There's rising worry that corporations are taking over America. But after reviewing a slew of the bids by cities and states wooing Amazon's massive second headquarters, I don't think "takeover" quite captures what's going on.
More like "surrender."
Chicago has offered to let Amazon pocket $1.32 billion in income taxes paid by its own workers. This is truly perverse. Called a personal income-tax diversion, the workers must still pay the full taxes, but instead of the state getting the money to use for schools, roads or whatever, Amazon would get to keep it all instead.
"The result is that workers are, in effect, paying taxes to their boss," says a report on the practice from Good Jobs First, a think tank critical of many corporate subsidies. [...]
The most far-reaching offer is from Fresno, California. That city of half a million isn't offering any tax breaks. Instead it has a novel plan to give Amazon special authority over how the company's taxes are spent.
Fresno promises to funnel 85 percent of all taxes and fees generated by Amazon into a special fund. That money would be overseen by a board, half made up of Amazon officers, half from the city. They're supposed to spend the money on housing, roads and parks in and around Amazon. [...]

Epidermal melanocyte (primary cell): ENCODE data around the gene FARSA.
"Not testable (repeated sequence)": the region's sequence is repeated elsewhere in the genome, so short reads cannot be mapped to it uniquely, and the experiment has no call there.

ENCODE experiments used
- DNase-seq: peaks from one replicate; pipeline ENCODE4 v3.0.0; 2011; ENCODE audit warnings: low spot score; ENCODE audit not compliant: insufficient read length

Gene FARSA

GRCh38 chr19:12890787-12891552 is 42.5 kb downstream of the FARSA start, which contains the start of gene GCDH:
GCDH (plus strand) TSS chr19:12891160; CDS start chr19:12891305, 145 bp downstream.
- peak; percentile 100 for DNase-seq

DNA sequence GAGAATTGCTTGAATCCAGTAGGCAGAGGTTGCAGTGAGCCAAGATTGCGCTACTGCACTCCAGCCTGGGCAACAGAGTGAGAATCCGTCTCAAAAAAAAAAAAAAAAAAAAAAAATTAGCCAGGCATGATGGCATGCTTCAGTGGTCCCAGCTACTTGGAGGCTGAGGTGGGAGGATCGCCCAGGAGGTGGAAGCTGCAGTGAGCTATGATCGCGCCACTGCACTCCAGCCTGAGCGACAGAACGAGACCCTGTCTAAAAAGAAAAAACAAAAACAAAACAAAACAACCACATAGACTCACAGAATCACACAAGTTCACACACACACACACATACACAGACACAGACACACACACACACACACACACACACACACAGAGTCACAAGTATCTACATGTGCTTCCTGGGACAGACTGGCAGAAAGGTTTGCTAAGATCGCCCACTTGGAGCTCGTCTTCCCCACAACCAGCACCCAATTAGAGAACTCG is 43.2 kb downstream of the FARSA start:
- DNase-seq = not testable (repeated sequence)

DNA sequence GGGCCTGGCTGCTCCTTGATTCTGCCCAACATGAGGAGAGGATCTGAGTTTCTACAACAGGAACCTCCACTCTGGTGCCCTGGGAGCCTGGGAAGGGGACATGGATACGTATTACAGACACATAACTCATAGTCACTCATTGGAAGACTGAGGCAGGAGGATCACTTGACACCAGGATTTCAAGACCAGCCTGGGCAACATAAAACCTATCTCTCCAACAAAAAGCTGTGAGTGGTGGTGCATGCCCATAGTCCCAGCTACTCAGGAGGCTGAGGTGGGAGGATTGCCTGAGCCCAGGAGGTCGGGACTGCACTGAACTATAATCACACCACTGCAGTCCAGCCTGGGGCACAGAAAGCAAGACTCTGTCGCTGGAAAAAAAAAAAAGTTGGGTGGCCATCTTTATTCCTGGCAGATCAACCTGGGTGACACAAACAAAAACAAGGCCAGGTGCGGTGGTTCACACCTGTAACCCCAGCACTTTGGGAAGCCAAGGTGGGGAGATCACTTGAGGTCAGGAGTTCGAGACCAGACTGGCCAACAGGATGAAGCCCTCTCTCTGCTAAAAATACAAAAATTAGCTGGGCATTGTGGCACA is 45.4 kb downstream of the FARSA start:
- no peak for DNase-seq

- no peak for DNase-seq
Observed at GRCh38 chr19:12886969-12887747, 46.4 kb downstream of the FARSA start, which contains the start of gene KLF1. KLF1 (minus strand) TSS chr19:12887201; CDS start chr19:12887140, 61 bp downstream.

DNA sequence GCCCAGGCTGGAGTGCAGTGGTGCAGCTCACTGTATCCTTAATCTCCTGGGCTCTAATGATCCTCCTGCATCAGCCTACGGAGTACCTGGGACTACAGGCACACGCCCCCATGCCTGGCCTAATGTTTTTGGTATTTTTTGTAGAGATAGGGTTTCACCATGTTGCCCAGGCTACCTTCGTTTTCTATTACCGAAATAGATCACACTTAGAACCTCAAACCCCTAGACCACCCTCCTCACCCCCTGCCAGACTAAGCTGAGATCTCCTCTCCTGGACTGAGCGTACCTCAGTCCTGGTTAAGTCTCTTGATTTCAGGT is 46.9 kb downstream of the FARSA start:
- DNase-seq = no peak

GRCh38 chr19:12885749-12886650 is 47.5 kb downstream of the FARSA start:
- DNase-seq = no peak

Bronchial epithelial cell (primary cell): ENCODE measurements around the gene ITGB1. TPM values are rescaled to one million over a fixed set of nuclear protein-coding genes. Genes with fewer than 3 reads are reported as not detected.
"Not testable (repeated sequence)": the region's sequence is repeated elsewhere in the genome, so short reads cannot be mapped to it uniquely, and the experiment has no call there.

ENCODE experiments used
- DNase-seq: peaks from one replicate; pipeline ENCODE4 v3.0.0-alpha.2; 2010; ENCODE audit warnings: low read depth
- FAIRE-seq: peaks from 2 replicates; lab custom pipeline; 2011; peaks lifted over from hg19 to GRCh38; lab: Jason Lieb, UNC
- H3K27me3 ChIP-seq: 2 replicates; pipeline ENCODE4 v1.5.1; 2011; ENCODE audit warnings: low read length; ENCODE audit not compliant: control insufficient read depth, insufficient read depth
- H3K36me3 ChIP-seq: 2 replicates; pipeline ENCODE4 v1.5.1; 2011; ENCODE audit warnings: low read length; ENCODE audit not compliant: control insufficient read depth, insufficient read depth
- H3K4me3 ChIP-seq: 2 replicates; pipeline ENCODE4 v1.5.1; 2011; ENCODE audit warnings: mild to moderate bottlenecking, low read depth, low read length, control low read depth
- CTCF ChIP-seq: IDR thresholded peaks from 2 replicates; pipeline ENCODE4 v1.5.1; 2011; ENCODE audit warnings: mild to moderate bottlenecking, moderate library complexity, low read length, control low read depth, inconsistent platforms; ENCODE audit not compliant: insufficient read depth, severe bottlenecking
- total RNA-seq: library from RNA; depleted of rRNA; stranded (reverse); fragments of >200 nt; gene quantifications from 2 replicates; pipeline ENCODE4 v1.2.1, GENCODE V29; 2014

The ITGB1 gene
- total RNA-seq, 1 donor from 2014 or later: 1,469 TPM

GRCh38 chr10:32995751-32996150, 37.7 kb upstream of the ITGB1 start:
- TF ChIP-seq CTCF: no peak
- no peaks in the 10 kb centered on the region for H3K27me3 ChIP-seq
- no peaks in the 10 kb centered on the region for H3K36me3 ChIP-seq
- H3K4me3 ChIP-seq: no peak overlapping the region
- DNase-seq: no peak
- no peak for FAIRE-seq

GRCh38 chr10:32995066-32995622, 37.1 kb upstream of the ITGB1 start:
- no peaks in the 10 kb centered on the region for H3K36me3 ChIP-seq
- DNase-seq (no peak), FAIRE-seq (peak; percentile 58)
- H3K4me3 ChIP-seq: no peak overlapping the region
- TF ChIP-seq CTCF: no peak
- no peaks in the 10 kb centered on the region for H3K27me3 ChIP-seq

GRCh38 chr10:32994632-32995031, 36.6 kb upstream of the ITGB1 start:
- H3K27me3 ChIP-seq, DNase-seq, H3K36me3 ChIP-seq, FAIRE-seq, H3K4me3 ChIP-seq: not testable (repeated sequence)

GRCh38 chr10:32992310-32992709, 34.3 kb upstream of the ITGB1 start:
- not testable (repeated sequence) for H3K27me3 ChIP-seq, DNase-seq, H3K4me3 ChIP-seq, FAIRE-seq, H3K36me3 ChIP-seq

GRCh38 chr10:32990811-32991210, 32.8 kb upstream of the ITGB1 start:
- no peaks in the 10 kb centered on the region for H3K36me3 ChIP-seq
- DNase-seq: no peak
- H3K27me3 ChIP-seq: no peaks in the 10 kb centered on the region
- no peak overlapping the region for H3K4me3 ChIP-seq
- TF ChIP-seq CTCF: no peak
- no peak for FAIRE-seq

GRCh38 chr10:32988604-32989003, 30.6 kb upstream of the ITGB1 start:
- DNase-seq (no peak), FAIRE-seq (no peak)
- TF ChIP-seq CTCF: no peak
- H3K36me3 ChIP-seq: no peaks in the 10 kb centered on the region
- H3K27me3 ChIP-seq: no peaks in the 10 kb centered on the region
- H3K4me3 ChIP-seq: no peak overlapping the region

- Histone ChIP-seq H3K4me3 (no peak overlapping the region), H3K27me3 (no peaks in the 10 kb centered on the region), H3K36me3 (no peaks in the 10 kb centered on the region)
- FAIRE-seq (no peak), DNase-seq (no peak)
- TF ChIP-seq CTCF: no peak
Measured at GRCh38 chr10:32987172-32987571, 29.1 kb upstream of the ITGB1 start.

Is it even legal to give a company direct sway over civic spending like that? When asked about it, Fresno's economic-development director threw the public interest under the bus.
"Rather than the money disappearing into a civic black hole, Amazon would have a say on where it will go," he told the Los Angeles Times. "Not for the fire department on the fringe of town, but to enhance their own investment in Fresno."
You poor fools out on the fringe of town. All this time you've been paying your taxes, thinking it was for the broader public good. Suckers.
"It feels like a dicey moment for the 'civic black hole.' Also known as democracy."
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